Imran Khan- the man of his words
Khan was born in Lahore on 5 October 1952. Some reports suggest he was born on 25 November 1952. It was reported that 25 November was wrongly mentioned by Pakistan Cricket Board officials on his passport. He was the only son of Ikramullah Khan Niazi, a civil engineer, and his wife Shaukat Khanum, and has four sisters. Long settled in Mianwali in northwestern Punjab, his paternal family are of Pashtun ethnicity and belong to the Niazi tribe, and one of his ancestors, Haibat Khan Niazi, in the 16th century, “was one of Sher Shah Suri‘s leading generals, as well as being the governor of Punjab.” Khan’s mother hailed from the Pashtun tribe of Burki, which had produced several successful cricketers in Pakistan’s history, including his cousins Javed Burki and Majid Khan. Maternally, Khan is also a descendant of the Sufi warrior-poet and inventor of the Pashto alphabet, Pir Roshan, who hailed from his maternal family’s ancestral Kaniguram town located in South Waziristan in the tribal areas of northwest Pakistan. His maternal family was based in Basti Danishmanda, Jalandhar, British India for about 600 years.
A quiet and shy boy in his youth, Khan grew up with his sisters in relatively affluent,
He is also the chairman of the Pakistan Tehreek-e-Insaf (PTI). Previously, he was a member of the National Assembly of Pakistan from 2002 to 2007, and again from 2013 to 2018. He played international cricket for two decades and later developed philanthropic projects such as the Shaukat Khanum Memorial Cancer Hospital & Research Centre and Namal College.
Khan was born to an upper-middle-class Pashtun family in Lahore, Punjab, in 1952; he was educated at Aitchison College in Lahore, then the Royal Grammar School Worcester in Worcester, England, and later at Keble College, Oxford. He started playing cricket at the age of 13. Initially playing for his college and later for Worcestershire, Khan made his debut for the Pakistan national cricket team at the age of 18, during the 1971 series against England at Edgbaston, Birmingham. After graduating from Oxford, he made his home debut for Pakistan in 1976 and played until 1992. He also served as the team’s captain intermittently between 1982 and 1992. Notably, he led Pakistan to victory at the 1992 Cricket World Cup, Pakistan’s first and only victory in that competition.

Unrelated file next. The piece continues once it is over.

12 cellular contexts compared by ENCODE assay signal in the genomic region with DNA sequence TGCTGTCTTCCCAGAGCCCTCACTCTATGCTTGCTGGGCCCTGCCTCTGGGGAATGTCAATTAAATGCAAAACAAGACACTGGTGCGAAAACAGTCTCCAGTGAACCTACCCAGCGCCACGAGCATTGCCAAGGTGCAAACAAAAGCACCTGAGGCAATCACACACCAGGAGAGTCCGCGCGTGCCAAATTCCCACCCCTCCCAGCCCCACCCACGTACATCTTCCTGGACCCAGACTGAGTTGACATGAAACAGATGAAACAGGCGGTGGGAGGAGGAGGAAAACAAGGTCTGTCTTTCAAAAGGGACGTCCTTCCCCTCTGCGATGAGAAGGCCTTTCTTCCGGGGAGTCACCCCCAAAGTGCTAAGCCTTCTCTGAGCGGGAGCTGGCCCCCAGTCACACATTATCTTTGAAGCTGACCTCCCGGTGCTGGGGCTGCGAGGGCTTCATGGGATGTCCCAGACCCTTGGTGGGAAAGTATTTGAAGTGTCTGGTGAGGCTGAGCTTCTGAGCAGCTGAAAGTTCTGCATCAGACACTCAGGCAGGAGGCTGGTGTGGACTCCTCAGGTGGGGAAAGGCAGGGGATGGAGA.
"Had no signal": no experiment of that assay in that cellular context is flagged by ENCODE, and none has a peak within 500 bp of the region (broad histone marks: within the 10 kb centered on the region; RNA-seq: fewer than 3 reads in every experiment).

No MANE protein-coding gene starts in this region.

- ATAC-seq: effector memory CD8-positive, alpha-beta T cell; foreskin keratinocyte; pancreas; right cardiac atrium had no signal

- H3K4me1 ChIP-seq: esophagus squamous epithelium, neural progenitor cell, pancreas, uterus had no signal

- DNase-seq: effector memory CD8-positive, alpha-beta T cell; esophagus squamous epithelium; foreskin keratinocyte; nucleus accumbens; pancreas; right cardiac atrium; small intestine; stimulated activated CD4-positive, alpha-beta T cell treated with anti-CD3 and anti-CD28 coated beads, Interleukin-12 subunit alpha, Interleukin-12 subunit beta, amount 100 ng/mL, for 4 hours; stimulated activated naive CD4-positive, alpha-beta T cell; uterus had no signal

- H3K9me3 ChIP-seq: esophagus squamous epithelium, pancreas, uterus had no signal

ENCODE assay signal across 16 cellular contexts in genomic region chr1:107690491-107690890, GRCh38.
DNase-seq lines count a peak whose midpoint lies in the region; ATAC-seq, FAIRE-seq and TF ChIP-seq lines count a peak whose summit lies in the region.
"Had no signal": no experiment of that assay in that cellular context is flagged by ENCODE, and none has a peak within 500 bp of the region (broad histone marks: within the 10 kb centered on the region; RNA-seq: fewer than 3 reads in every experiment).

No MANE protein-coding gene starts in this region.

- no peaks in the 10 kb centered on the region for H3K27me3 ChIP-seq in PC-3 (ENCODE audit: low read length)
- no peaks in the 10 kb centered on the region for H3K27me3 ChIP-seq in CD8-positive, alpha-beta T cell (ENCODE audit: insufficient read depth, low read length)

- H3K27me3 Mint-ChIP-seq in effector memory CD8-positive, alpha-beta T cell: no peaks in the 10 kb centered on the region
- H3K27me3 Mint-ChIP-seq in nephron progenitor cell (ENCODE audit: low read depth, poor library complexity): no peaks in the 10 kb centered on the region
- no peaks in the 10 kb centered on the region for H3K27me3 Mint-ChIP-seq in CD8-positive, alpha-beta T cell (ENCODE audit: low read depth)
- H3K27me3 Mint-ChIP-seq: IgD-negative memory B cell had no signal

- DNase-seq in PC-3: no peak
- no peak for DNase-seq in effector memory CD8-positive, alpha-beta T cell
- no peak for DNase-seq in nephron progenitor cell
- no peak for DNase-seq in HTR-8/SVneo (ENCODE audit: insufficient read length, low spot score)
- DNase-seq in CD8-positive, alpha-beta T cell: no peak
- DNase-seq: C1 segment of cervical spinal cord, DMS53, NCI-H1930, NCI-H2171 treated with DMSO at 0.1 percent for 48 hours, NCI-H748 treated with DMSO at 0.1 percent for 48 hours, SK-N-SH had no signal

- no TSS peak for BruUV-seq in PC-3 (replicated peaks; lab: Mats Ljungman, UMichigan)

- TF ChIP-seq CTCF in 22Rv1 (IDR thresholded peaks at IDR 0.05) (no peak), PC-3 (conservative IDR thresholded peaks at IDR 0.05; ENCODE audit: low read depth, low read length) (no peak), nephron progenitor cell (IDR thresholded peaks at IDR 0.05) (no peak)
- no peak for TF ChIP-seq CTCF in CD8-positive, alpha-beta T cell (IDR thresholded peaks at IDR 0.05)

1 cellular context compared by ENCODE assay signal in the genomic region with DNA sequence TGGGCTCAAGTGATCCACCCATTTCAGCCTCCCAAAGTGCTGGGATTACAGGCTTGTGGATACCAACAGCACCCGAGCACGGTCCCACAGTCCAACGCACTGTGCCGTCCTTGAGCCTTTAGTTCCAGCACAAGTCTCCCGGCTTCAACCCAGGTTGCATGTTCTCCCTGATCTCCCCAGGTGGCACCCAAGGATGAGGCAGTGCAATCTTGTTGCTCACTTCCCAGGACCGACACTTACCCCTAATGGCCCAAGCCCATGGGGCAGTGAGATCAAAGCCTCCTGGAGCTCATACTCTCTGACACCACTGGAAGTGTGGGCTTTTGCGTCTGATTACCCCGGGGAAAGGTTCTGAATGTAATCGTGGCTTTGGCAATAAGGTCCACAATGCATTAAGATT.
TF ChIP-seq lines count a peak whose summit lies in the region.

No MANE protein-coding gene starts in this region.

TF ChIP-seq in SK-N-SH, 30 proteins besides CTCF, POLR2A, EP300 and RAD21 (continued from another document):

Khan retired from cricket in 1992, as one of Pakistan’s most successful players. In total, he made 3,807 runs and took 362 wickets in Test cricket, and is one of eight world cricketers to have achieved an ‘All-rounder‘s Triple’ in Test matches. He was later, in 2010, inducted into the ICC Cricket Hall of Fame. In 1991, he launched a fundraising campaign to set up a cancer hospital in memory of his mother. He raised $25 million to set up a hospital in Lahore in 1994, and later in 2015 the second hospital in Peshawar. Khan remains a prominent philanthropist and commentator, and served as the chancellor of Bradford University between 2005 and 2014 and was the recipient of an honorary fellowship by the Royal College of Physicians in 2012.[
In April 1996, Khan founded the Pakistan Tehreek-e-Insaf (lit: Pakistan Movement for Justice), a centrist political party, and became the party’s national leader. Khan contested for a seat in the National Assembly in October 2002 and served as an opposition member from Mianwaliuntil 2007. He was again elected to the parliament in the 2013 elections when his party emerged as the second largest in the country by popular vote. Khan served as the parliamentary leader of the party and led the third-largest block of parliamentarians in the National Assembly from 2013 to 2018. His party also led a coalition government in the north-western province of Khyber Pakhtunkhwa. In the 2018 general elections, his party won the largest number of seats and defeated the ruling PML-N, bringing Khan to